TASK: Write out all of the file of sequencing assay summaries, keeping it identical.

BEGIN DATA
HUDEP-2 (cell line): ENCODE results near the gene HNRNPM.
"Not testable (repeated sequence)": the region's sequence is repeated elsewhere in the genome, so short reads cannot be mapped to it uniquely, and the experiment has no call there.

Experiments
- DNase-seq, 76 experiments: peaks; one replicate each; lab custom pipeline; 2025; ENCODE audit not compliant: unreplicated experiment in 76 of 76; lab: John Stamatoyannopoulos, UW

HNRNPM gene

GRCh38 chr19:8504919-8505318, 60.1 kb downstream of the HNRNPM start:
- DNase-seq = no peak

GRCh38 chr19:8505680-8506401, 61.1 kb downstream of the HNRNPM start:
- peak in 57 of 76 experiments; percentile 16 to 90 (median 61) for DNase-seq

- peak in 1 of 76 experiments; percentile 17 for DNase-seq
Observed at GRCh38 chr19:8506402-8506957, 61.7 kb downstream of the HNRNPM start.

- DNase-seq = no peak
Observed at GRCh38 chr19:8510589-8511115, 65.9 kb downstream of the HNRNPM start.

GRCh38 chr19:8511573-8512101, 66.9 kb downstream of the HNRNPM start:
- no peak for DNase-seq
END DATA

HUDEP-2 (cell line): ENCODE results near the gene HNRNPM.
"Not testable (repeated sequence)": the region's sequence is repeated elsewhere in the genome, so short reads cannot be mapped to it uniquely, and the experiment has no call there.

Experiments
- DNase-seq, 76 experiments: peaks; one replicate each; lab custom pipeline; 2025; ENCODE audit not compliant: unreplicated experiment in 76 of 76; lab: John Stamatoyannopoulos, UW

HNRNPM gene

GRCh38 chr19:8504919-8505318, 60.1 kb downstream of the HNRNPM start:
- DNase-seq = no peak

GRCh38 chr19:8505680-8506401, 61.1 kb downstream of the HNRNPM start:
- peak in 57 of 76 experiments; percentile 16 to 90 (median 61) for DNase-seq

- peak in 1 of 76 experiments; percentile 17 for DNase-seq
Observed at GRCh38 chr19:8506402-8506957, 61.7 kb downstream of the HNRNPM start.

- DNase-seq = no peak
Observed at GRCh38 chr19:8510589-8511115, 65.9 kb downstream of the HNRNPM start.

GRCh38 chr19:8511573-8512101, 66.9 kb downstream of the HNRNPM start:
- no peak for DNase-seq